#43902 D5500 and rain...

Posted by Thumper on 09 December 2016 - 05:01 PM

I agree with the comments...I think you got lucky...Take a look at the OpTech Rain Sleeves - they are cheap and made to be disposable even though you can use them a few times if you treat them kindly...they could save you a good amount of repair money!  Of course, if you intend to shoot often in the rain, there are some excellent high quality rain sleeves out there depending on the body and lens you are using...

On Tbonz's advice a couple of years ago, I bought a couple of the OpTech Rain sleeves, and I am glad that I did!  I keep them in my bag, and I have used them a couple of times now.  Excellent product.  

#43674 New guy

Posted by Thumper on 02 December 2016 - 10:18 AM

I really enjoyed the 24-120 and wish I still had it some times.  I needed f2.8 so switched over to the 24-70.  In part it depends on whether or not you prefer primes or zooms.  There are a few folks on here with the 150-600 and it looks like a great lens.  One I am also considering when the time is right.  Excellent advise on the primes that Thumper and Merco suggested.  That said, my only prime right now is the 105 Micro.  I primarily shoot sports and find the zooms work best for me there even though I hope to get a long f2.8 at some point in the future!


What part of Virginia?  Moved down to North Carolina 2 years ago after having lived there my entire life.  

That is easily my most used lens.  It stays on my camera most of the time.  I carry my 70-200mm in the bag all of the time, and it gets used quite a bit, but my 24-70mm is my all purpose/general use lens.   If I could only have/was limited to only one lens (in some bizarro universe), I would choose the 24-70mm. 

#43659 New guy

Posted by Thumper on 01 December 2016 - 08:36 PM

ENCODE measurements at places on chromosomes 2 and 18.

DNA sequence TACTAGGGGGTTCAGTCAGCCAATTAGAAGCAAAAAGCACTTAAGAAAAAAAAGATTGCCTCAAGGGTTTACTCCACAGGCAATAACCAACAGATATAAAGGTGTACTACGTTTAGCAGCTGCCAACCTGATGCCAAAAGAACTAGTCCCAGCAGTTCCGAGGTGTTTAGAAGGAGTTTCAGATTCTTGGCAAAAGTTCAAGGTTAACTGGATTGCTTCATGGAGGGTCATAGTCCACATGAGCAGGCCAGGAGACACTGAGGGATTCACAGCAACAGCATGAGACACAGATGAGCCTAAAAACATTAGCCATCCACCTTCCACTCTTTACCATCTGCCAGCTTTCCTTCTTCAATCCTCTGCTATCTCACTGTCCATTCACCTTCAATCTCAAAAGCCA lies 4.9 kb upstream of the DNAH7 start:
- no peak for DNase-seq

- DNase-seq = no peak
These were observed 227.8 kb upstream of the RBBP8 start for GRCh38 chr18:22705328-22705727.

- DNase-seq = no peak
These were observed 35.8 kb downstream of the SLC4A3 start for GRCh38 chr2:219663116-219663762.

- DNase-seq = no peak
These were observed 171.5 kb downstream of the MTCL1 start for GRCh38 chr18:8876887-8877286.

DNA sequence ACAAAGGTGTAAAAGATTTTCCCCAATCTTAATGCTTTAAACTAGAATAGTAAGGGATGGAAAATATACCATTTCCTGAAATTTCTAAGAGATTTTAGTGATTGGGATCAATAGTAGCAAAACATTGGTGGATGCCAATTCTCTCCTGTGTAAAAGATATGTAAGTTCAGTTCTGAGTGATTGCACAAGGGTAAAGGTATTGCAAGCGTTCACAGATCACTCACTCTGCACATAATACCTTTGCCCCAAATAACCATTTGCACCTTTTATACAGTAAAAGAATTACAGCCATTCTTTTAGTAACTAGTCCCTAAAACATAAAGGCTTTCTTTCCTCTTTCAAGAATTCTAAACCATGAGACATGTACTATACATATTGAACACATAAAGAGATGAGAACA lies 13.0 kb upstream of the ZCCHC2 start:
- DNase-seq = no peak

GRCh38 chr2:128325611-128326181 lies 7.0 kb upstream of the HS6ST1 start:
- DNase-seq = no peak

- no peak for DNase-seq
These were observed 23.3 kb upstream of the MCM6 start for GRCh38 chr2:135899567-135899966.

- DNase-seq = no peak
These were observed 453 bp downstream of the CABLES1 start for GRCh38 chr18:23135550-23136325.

Welcome to the Nikon Forums!!


Congrats on the (upcoming) score of a really nice Nikon body.  What is your lens budget?  


Fast 50mm's are not very expensive, in my opinion, so much so that it's hard not to have one.  You can do a LOT with a 50mm.  


The 810 is an FX (full frame) format body, which opens some doors as far as the lens selections available, but FX lenses can be a little bit more expensive than their DX counterparts.  

#43657 New Tripod!

Posted by Thumper on 01 December 2016 - 08:16 PM

Good ideas from Merco and Thumper.  And, that is why I switched to carbon fiber Thumper :)!  I guess I'm just too old to haul heavy stuff (that isn't a camera or a lens) around!  

I totally agree.  I have the 4 section 055 in carbon fiber.  It weighs 4.6 pounds (without the head), and its 4 section aluminum counterpart weighs in at 7.7 pounds.  5 pounds may not sound like much, but when you strap that thing to the side of a bag, it changes the game a lot.  (Plus its size makes it kind of cumbersome, and then there are the lenses ).  The 8 pounder would really be more than I would want to tote around like that.  I don't mind it much with the tripod case, even over my shoulder, but I sure wouldn't want to pack that sucker around all day if I was out on a photo walk or on vacation/holiday.